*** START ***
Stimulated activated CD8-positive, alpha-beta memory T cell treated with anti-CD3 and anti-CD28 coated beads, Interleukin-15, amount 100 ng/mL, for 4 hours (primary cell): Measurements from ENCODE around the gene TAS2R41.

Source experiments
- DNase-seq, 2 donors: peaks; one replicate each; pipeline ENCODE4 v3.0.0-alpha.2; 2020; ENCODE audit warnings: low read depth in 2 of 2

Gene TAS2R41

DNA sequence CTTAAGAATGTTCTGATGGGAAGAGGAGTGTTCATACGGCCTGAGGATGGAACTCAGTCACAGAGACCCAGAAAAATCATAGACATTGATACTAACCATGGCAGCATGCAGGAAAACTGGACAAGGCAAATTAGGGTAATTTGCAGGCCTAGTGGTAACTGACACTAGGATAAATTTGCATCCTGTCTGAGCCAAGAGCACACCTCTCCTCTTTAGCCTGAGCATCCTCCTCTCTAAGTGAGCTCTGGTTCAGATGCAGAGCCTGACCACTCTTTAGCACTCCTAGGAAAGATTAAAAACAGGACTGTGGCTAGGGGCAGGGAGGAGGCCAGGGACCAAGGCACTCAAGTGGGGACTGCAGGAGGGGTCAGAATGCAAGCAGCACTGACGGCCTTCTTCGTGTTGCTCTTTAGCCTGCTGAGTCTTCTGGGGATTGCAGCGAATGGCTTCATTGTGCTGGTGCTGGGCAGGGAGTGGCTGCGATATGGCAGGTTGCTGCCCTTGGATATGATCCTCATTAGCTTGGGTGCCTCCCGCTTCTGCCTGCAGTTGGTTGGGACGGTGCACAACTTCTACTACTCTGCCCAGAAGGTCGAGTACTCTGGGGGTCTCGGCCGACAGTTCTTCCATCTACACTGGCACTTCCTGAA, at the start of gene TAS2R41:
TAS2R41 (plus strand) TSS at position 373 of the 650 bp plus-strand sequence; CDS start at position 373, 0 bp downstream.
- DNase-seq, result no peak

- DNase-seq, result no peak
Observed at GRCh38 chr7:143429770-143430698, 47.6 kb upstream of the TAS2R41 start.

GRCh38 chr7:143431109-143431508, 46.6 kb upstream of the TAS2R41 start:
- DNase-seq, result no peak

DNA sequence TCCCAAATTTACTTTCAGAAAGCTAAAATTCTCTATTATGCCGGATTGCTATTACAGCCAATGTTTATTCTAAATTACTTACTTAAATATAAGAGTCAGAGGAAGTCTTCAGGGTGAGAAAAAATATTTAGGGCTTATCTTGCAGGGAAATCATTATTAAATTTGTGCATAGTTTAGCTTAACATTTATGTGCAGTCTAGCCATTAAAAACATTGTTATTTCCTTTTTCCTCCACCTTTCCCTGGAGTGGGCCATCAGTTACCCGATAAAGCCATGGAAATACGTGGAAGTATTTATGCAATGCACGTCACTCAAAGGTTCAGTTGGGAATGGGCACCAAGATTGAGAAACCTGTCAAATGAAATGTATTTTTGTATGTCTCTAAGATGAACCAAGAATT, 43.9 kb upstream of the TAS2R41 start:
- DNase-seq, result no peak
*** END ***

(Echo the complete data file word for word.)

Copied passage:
Stimulated activated CD8-positive, alpha-beta memory T cell treated with anti-CD3 and anti-CD28 coated beads, Interleukin-15, amount 100 ng/mL, for 4 hours (primary cell): Measurements from ENCODE around the gene TAS2R41.

Source experiments
- DNase-seq, 2 donors: peaks; one replicate each; pipeline ENCODE4 v3.0.0-alpha.2; 2020; ENCODE audit warnings: low read depth in 2 of 2

Gene TAS2R41

DNA sequence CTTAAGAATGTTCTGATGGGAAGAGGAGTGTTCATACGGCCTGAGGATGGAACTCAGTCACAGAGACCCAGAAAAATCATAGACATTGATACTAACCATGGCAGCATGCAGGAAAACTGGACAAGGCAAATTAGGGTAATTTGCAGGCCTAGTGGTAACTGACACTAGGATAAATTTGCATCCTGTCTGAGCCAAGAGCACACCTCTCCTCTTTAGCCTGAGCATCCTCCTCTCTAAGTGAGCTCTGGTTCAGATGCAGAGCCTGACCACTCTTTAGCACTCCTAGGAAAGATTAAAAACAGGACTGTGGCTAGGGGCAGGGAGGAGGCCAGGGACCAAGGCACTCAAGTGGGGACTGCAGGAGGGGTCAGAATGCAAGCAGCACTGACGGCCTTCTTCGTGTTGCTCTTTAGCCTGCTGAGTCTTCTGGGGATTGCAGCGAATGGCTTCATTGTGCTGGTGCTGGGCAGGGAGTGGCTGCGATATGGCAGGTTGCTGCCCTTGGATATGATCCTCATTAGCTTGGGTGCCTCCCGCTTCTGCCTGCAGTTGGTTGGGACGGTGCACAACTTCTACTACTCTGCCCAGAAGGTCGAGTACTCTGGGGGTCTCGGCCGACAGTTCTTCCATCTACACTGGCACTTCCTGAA, at the start of gene TAS2R41:
TAS2R41 (plus strand) TSS at position 373 of the 650 bp plus-strand sequence; CDS start at position 373, 0 bp downstream.
- DNase-seq, result no peak

- DNase-seq, result no peak
Observed at GRCh38 chr7:143429770-143430698, 47.6 kb upstream of the TAS2R41 start.

GRCh38 chr7:143431109-143431508, 46.6 kb upstream of the TAS2R41 start:
- DNase-seq, result no peak

DNA sequence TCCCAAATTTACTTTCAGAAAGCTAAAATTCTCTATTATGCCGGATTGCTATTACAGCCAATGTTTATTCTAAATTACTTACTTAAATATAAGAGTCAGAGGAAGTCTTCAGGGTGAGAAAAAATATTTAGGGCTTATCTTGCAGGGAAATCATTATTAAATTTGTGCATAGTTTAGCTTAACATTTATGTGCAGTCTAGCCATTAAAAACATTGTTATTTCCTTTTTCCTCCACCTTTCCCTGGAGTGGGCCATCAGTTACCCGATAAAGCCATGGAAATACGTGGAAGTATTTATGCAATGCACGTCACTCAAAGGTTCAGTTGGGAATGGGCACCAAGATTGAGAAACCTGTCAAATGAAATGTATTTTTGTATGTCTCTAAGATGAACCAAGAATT, 43.9 kb upstream of the TAS2R41 start:
- DNase-seq, result no peak